In between these highlights (and a few decent songs — Martin gets to sing the title song, Guy Lombardo’s “Coquette” and a couple of ballads by Vic Mizzy, a composer best known for the Addams Family TV show theme) the plot is a rather nasty romantic quadrilateral with Williams the object of a romantic rivalry between three men: Ray, who works her like a dog (we’re told she’s not only the swimming star of the resort but is also his secretary, though we don’t see her functioning as the latter: a scene in which she came into his office in a bathing suit and towel, the latter to dry herself after a water show, and started typing or taking dictation would have added to the film’s amusement level) and is determined not to marry anybody while she’s in decidedly unrequited love with him; Hank, whom she impulsively announces to Ray that she’s going to marry in hopes he’ll get jealous and demand to marry her himself; and star singer Barry Gordon (Tony Martin), whom she meets when Ray takes her to New York for what she thinks is going to be a vacation but is really just another grueling round of model work. He comes upon Julie and a photographer (using an old-fashioned view camera that took pictures on large plates) shooting a lipstick ad and takes the place of the male model in it, kissing her with an intensity and duration decidedly above and beyond the call of duty.

There are some nice moments in the movie — including a sequence in Florida in which Barry sings a romantic ballad to a room full of senior women who ooh and aah over him the way their younger consoeurs did over Sinatra, Elvis and the Beatles — but unfortunately the story (by László Vadnay, adapted into a script by him and William Roberts) is probably the nastiest musical plot since Holiday Inn, with the men involved (Ray especially) resorting to really dirty tricks to ace out their rivals for Julie’s hand. (The low point is when Ray takes both Julie and Barry on his motorboat, and deliberately drives it so fast Barry will get sprayed by the backwash of water in his face.) Old reliable Charles Walters gets overall credit for the direction, and he’s good enough but no one then or now bothered to watch this movie for the scenes he directed!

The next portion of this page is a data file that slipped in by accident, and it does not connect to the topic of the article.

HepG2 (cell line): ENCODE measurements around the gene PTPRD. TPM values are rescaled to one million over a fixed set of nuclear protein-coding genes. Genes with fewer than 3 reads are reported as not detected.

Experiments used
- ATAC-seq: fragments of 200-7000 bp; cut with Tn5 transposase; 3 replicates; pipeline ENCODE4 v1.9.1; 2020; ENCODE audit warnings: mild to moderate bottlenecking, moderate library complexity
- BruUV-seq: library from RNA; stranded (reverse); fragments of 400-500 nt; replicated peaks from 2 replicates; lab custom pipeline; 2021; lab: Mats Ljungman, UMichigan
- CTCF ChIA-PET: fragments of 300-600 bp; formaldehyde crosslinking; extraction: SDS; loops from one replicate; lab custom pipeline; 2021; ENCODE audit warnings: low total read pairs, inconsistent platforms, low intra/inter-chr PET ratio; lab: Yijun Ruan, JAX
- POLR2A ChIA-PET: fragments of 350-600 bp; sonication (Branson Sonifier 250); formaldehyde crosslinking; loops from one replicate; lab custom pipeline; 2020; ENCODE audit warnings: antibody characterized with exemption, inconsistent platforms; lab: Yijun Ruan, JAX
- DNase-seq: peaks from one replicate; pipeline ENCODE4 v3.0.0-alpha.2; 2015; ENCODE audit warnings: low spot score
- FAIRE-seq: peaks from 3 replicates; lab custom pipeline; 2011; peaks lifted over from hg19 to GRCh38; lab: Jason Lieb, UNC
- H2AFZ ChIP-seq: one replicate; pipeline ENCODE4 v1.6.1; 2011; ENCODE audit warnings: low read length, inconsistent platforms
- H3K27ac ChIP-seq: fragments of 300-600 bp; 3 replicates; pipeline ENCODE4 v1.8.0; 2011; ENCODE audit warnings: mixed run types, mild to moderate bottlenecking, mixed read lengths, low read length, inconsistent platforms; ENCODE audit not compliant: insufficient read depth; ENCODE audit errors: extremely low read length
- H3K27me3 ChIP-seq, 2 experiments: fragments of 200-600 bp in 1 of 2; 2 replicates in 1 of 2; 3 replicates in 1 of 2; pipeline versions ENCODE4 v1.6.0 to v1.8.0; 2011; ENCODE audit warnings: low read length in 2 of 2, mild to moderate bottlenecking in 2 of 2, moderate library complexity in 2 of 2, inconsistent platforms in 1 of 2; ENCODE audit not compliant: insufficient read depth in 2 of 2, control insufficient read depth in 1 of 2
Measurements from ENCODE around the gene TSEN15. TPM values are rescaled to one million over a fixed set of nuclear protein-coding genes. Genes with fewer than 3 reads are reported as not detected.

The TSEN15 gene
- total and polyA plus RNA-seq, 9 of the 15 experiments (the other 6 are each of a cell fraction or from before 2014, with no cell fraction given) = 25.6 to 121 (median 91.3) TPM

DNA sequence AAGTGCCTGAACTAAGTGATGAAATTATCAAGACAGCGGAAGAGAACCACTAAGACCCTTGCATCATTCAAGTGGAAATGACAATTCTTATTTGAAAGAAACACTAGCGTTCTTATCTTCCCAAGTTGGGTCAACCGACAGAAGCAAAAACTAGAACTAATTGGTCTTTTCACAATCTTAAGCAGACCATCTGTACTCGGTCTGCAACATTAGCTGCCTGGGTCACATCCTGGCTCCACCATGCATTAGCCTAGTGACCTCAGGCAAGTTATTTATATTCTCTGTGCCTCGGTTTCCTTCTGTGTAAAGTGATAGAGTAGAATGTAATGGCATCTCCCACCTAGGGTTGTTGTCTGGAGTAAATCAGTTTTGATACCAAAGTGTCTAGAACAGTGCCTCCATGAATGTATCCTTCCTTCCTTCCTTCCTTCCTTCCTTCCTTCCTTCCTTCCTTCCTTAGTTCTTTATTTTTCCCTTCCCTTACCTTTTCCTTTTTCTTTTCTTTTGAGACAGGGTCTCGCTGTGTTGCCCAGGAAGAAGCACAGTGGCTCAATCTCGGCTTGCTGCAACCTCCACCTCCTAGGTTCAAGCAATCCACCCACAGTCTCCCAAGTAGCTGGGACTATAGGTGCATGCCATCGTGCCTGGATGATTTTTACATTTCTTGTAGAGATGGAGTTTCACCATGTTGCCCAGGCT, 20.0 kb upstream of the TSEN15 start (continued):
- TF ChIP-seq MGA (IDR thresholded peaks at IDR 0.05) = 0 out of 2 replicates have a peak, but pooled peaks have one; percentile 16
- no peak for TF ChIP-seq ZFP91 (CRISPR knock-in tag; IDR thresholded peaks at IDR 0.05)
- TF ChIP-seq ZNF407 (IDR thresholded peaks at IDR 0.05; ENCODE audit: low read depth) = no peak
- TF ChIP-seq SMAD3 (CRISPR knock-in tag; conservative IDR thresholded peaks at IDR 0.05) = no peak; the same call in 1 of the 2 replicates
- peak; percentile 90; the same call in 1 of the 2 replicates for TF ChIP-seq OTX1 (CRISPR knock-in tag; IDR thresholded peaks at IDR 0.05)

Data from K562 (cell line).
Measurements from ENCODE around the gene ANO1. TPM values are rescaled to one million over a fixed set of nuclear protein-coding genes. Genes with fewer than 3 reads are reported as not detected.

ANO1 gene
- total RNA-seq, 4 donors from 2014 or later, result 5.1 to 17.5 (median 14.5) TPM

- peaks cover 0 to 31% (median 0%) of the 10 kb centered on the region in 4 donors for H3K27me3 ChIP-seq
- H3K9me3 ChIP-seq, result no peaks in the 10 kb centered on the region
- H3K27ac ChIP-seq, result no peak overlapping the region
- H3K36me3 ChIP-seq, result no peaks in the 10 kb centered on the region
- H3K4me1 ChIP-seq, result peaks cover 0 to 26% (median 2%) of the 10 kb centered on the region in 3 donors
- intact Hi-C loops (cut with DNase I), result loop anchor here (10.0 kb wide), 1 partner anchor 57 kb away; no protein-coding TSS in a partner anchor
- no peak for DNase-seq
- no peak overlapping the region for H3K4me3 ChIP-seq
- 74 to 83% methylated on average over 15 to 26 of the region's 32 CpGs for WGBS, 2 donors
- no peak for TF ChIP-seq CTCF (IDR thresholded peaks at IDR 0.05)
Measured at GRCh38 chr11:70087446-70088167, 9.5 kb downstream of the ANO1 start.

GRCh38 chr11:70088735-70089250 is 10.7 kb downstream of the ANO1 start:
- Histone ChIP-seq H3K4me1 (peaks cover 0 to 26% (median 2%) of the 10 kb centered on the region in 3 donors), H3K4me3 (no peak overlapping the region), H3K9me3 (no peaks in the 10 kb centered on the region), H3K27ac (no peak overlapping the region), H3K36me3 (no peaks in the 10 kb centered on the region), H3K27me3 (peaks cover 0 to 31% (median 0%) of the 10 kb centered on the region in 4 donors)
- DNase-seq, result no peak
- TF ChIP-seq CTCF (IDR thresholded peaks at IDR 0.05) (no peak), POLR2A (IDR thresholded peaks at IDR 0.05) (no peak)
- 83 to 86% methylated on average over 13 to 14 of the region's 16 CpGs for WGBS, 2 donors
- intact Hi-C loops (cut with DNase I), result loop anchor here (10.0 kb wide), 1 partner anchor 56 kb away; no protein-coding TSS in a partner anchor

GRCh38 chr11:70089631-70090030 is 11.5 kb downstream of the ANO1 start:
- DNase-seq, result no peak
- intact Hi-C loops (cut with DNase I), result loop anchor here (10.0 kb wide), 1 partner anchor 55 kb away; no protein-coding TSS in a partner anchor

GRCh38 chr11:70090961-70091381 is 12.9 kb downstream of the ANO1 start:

There were other Esther Williams movies that had more plot than this, as well as some (including Dangerous When Wet, in which she swims the English Channel and there’s legitimate suspense as to whether she’s going to make it) that were actually good entertainment even between the numbers, but Easy to Love just sort of lumbers to a close enlivened only by the Big Number and a charming little bit at the end in which, after being jilted by Julie for Ray, Barry sees another model sporting impressive lipstick, makes a pass at her … and it turns out to be Cyd Charisse, real-life wife of Tony Martin. Another oddity is that John Bromfield’s other best-known movie credit is in Revenge of the Creature, the first sequel to The Creature from the Black Lagoon and also a movie shot largely at a real-life theme park (Marineland) in Florida.